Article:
Friday, January 4, 2013

Get your hands off my flab!

New Year – new diet advice. The magazines are full of pictures of tiny women, ‘weight-loss wonder’ diets and ‘super foods’.  It is our national obsession with weight – you can’t escape it wherever you go. Now even the political sphere is entering the conversation, as Jo Swinson, Minister for Equality, criticises ‘fad diets and fitness myths’, even as a group of doctors call for a ‘Minister for Fatness’ and a think tank proposes that overweight benefits claimants should have their benefits cut unless they start exercising.

Everyone has an opinion on my body, what I do with it, and what I put into it. Mostly I should eat less, and especially less cream and cheese (Grazia would have a fit…)

Feminism is full of a backlash against this, preaching an incredibly positive message of loving your body and eating what you want, highlighting the ridiculousness of adverts that suggest we feel guilty for eating a yoghurt. On the other hand, there is the vitally important post by Squeamish Bikini ( - Weighting for Change), expressing her worries that this message too can be triggering for sufferers of eating disorders. Differing messages of weight, diet, and exercise bombard us everywhere we look.

This blog is not so much an impassioned piece of political commentary as a confused stream of personal thinking – I really don’t know how to feel about weight and exercise. And it isn’t just my confusion. A series of tweets by the lovely @popbadger appeared on my news feed yesterday and really resonated with me:  ‘Weird being back at the gym (in the changing room anyway). I was so nervous to come back that I sat in my car outside for 15 minutes.” She went on to question her motives for using the gym: “I think that I feel I’m letting down the feminist cause by wanting to change my body.”

I share this fear. I worry about tweeting about exercise and diets – I worry that I may inadvertently be triggering sufferers of eating disorders, I worry that people will read these tweets and look down on me for not being a “proper feminist”. I want to justify myself constantly with the fact that it is for health or sport reasons. “It’s not about being thinner!” I want to cry. But, in the interests of honesty, I must quietly whisper “but it is maybe a little bit about being thinner.” I am ashamed to admit that I like being slim (and I much prefer that word to ‘thin’) – and that I would like to remain so whilst eating all the cheese, roast potatoes, and creamy food my taste buds can take.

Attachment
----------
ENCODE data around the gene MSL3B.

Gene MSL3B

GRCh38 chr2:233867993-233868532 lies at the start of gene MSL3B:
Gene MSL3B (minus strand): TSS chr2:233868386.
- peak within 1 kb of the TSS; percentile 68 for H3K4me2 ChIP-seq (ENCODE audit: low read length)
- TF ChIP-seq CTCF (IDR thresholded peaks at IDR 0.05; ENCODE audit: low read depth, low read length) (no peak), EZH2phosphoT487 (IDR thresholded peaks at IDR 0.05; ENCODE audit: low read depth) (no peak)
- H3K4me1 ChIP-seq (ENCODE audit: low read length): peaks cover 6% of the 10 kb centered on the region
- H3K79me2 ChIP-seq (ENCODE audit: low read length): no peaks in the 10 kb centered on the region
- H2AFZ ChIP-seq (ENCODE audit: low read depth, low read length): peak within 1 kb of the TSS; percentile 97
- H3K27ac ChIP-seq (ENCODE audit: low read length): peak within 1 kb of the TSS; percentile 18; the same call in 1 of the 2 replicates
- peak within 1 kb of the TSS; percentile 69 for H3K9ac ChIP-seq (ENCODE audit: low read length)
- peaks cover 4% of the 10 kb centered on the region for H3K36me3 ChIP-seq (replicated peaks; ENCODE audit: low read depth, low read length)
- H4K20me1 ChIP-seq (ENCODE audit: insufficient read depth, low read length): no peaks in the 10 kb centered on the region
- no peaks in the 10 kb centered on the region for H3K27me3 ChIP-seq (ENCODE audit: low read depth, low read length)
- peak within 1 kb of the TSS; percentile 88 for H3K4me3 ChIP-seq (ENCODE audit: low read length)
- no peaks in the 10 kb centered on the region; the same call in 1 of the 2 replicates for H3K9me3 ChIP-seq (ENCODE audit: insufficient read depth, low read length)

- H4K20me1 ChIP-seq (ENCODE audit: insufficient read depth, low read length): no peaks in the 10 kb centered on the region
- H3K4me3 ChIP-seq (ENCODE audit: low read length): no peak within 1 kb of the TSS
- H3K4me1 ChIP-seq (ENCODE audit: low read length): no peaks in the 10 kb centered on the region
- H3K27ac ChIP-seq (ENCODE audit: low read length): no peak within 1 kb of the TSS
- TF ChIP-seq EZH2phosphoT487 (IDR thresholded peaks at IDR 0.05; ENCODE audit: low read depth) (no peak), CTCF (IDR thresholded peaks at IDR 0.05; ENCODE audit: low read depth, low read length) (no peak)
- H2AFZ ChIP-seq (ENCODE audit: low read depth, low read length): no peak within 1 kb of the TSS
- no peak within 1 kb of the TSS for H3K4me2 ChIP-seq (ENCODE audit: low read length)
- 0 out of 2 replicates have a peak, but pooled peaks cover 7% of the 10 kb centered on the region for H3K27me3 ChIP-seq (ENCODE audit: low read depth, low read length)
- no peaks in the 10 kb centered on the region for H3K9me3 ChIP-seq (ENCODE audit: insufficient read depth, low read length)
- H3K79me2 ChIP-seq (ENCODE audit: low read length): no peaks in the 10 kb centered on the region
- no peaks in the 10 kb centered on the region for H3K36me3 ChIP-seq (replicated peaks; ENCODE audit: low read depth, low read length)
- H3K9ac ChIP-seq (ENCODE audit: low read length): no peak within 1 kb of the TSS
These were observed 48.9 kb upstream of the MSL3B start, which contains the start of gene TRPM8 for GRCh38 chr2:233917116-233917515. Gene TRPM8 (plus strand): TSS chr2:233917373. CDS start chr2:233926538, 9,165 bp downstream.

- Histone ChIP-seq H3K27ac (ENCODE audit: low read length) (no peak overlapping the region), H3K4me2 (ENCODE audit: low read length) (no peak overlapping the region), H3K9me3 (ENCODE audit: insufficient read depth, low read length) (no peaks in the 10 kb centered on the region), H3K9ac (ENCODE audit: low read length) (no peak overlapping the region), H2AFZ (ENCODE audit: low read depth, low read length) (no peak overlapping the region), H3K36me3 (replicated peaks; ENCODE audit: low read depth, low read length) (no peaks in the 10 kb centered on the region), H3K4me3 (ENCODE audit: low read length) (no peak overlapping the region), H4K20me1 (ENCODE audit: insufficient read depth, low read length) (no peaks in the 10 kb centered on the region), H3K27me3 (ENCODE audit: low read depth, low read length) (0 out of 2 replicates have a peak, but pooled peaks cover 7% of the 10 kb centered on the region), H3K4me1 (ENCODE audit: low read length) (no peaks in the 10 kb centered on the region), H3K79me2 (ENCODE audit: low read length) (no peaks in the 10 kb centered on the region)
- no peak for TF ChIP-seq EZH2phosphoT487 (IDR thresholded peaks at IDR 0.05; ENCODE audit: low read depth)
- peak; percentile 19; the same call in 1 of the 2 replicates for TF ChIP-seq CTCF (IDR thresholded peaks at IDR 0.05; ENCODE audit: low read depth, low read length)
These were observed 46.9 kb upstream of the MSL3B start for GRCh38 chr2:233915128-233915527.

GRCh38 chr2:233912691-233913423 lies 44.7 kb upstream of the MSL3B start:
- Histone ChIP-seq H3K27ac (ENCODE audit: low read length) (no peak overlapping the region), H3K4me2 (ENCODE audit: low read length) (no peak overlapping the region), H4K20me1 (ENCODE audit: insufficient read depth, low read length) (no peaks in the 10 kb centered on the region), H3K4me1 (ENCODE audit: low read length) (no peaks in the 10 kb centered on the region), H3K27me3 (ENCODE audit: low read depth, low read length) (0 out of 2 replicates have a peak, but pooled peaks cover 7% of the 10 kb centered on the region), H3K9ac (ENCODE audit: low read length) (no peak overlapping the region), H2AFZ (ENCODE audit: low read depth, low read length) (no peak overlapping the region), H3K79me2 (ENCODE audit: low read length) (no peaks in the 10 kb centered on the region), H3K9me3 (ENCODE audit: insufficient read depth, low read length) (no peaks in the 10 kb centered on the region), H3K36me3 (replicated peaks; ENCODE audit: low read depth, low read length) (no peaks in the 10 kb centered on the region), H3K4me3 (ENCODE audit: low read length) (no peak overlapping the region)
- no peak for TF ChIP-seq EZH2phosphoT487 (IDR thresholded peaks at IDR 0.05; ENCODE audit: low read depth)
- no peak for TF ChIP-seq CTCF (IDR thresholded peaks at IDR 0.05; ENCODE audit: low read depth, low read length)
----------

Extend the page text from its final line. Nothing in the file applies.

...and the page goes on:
We live in a patriarchal society where we are constantly bombarded with images of women with unattainable bodies – whether unattainable through Photoshop or through the sheer amount of training that our wonderful Olympic athletes do. We also live in a patriarchal society where women are constantly being told what to do, what to eat, what to wear, what time we should be safely at home by (before dark, unless accompanied by a big, strong man).

I really want my feminism not to be any part of this. I want everyone to get their hands off my flab and STOP TALKING ABOUT IT!! (This blog post excepted, of course….!) I don’t want anyone to feel that they have to lose weight, or that they are not beautiful unless they are a size 8 with abs like Jessica Ennis. If you want to eat a three-course meal followed by cheese and finish off a bottle of wine on the sofa, I want to say, “Enjoy! Can I join you?” Equally, if you want to lose weight, then I would like to say “Good luck! Have fun! Running in the rain is horrible!”

You can still be a feminist. You can hate beauty magazines and the government telling you what size to be and what to eat – you can make those choices yourself, to exercise or not to exercise, to diet or not to diet. No matter what choice you make, in my opinion, you are no more or less a feminist.

And now I’m going for a run. J


  1. What an interesting post - as someone who suffered with anorexia throughout college, I've still somehow never really identified fat shaming as a feminist cause. I mean, I guess I have on some level, but not in such concrete terms. I think the problem is our society so often conflates "body weight" with "physical health." You can be at an above-average weight and still be healthy. It's a hard line to walk, because obesity can cause and exacerbate many chronic illnesses, and it is a huge burden on society (more so in the US, I guess - since we're the fattest nation in the world), but a girl who weighs 30lbs more than her peers shouldn't be thought of as just a problem to solve.

  2. argh I just wrote a whole reply and then my internet died and lost it all... will try and repost later!

  3. You are so passionate!))) It's weight loss that makes you so hot?)))